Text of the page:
12. Forests and woodland

There are plenty of wonderful woodlands in the Lake District, home to rare plants, ancient trees, and wonderful creatures. They're perfect for walking, forest bathing, mountain biking, and even creative pursuits.

The largest forests in the Lake District are Whinlatter near Keswick and Grizedale between Windermere and Coniston. Whinlatter includes a high ropes course, segway tours, alpaca treks, famous mountain bike routes, and a Gruffalo trail for children. Grizedale is well-known for its woodland sculpture trails, biking routes, Tree Top adventure and horse riding.

13. Cycling and mountain biking

Road cyclists love the quiet back lanes that twist and bend all across the Lake District. And those who like an extra challenge can take on high mountain passes like Whinlatter, Honister and - most infamous - Hardknott. Or, if you like something flat and easy, the coastal routes up the Solway Coast and around Morecambe Bay are lovely.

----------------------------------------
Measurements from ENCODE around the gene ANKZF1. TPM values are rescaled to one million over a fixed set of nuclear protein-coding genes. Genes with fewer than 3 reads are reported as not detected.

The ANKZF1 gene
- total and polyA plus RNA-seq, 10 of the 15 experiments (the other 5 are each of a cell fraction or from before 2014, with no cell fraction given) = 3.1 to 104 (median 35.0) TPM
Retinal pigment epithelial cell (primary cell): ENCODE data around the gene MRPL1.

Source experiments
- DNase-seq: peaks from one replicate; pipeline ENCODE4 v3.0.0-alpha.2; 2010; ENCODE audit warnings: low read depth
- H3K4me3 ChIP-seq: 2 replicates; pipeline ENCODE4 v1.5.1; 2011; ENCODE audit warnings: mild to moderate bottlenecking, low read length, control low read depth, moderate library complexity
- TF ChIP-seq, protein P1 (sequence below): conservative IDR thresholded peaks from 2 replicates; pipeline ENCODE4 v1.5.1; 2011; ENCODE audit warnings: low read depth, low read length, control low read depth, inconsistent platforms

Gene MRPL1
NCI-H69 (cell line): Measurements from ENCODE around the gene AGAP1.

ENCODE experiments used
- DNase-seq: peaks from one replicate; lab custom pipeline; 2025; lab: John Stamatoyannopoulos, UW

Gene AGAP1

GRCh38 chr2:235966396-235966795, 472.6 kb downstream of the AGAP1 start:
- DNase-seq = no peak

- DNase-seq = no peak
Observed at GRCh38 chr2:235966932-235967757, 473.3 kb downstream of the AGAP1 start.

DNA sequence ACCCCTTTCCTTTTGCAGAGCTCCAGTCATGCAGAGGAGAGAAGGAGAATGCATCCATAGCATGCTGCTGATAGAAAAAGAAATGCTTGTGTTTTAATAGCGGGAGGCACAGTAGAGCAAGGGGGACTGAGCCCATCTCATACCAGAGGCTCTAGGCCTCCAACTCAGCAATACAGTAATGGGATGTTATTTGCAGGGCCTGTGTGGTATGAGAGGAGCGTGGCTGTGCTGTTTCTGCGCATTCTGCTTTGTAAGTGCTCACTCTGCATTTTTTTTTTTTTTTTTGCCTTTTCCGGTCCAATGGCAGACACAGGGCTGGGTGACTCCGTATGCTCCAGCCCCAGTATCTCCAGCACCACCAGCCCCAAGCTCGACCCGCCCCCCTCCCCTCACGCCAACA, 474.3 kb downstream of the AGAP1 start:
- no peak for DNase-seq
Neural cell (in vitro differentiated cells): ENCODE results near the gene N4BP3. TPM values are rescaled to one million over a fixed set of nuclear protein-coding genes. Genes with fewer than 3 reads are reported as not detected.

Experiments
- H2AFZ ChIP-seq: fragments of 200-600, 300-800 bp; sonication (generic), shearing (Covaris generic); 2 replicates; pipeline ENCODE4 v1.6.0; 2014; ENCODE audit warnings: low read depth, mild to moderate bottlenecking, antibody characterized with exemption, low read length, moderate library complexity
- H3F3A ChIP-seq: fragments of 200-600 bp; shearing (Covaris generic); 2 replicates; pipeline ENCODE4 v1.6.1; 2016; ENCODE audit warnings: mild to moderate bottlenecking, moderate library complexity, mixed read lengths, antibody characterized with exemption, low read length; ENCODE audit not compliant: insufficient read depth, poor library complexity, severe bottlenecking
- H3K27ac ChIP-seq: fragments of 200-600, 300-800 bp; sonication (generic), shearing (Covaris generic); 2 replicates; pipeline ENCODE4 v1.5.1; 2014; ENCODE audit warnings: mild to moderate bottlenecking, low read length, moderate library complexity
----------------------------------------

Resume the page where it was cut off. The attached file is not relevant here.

If you prefer your two-wheel excursions off-road, then there are great routes at Whinlatter Forest, through the quarries around Coniston and around Back o' Skiddaw, as well as many more around the mountains and the Lakes.

14. Water activities

With so much water in the Lake District, you have to get your feet wet at least once! Take a kayak onto Derwentwater, go swimming in Ullswater, sail across Coniston, or even try diving in Wastwater! There are plenty of boat hires available at the most popular sites, and experts offering guided tours, training, and even multi-day retreats.

If you really want to stay drive, then sit back and enjoy a cruise across the water. Lake cruises are available on the biggest lakes: Windermere, Derwentwater, Ullswater and Coniston.

Lake District activities

The Lake District isn't all about hiking: there are loads of activities and attractions to explore, and this isn't even an exhaustive list! If you're after outdoor activities around Keswick and Derwentwater, then drop us a line, but we hope you have an incredible visit, whatever you get up to.